Most reviews on other sites, maybe even all reviews on all other sites, fail to mention things that matter to us like SpeedFan compatibility. It was good to know the MSI board is currently not supported. I would want to know if/when it is supported, because that's important to me.


+1

Also it would be nice if that board could be tested with the newly available Speedfan 4.39.

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 Post subject: graphics core performance...
PostPosted: Tue Aug 11, 2009 5:23 am 
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Quote:
Taking into account our previous results with the 780G chipset and X2 4850e processor, after extrapolation/scaling, we estimate HD 4200 has cut the difference in half, sitting right between HD 3200 and HD 3300.

Umm, that's not really true. You can't extrapolate anything if you use a 4850e, that completely changes the picture since the bandwidth available to the IGP will be halved. Pretty much any other review has found the graphics core iis quite similar in performance to HD3200, IF the boards are otherwise similar (so, both or none have sideport memory running at the same frequency).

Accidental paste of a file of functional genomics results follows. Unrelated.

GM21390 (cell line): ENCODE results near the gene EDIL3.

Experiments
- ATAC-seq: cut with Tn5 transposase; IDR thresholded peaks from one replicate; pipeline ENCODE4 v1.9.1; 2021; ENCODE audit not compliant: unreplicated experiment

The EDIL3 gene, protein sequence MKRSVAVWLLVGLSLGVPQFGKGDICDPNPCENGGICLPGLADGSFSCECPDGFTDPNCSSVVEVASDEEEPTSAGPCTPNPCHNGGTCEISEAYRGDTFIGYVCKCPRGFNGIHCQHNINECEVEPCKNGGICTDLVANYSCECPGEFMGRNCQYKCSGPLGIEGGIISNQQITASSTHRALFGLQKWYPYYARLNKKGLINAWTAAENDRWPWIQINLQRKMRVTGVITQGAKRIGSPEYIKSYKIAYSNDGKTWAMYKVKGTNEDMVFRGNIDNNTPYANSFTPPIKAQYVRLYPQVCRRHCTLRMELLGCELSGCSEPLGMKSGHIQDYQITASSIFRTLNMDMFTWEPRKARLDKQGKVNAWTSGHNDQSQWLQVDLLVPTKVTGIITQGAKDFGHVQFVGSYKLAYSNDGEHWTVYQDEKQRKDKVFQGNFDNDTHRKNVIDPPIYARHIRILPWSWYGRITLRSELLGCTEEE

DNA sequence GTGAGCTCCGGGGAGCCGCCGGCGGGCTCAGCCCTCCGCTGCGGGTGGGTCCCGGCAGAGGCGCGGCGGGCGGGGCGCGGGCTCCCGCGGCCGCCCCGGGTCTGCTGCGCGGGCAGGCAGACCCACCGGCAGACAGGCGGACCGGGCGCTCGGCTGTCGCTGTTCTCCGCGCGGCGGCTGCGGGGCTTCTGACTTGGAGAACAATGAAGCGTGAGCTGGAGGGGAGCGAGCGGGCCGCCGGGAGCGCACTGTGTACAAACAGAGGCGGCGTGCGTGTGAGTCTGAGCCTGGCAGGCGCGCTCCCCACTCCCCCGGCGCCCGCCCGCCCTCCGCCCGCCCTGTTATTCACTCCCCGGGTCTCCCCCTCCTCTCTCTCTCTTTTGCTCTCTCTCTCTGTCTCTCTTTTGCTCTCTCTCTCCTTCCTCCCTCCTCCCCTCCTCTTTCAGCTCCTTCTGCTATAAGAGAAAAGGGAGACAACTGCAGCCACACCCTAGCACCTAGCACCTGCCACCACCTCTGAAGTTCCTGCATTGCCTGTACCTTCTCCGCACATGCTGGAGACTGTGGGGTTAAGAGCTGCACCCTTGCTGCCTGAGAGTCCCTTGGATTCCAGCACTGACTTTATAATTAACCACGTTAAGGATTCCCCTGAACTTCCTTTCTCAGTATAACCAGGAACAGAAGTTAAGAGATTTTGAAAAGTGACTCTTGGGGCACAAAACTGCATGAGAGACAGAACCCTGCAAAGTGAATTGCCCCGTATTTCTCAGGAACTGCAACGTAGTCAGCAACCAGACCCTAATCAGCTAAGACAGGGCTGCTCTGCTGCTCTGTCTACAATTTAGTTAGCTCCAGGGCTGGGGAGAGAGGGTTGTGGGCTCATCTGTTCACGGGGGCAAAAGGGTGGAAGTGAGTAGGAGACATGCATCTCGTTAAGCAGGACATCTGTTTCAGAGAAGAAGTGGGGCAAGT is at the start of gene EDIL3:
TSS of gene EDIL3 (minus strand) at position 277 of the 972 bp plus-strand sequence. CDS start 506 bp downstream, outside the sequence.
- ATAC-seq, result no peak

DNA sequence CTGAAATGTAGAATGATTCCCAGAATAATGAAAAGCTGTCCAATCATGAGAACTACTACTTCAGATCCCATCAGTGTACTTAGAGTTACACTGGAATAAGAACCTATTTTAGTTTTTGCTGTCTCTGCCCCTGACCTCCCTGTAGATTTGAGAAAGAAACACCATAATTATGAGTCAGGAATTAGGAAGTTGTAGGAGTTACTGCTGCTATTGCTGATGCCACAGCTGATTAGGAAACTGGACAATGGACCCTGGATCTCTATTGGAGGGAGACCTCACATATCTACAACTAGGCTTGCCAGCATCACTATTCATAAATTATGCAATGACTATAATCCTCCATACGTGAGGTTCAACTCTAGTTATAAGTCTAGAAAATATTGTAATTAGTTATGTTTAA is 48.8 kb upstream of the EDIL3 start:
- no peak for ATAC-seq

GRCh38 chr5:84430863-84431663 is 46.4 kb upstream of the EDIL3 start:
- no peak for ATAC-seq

btw can you now use dvi/hdmi simultaneously? I fear that's still not possible.


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 Post subject:
PostPosted: Tue Aug 11, 2009 7:10 am 
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Thanks, Lawrence!

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 Post subject:
PostPosted: Tue Aug 11, 2009 7:21 am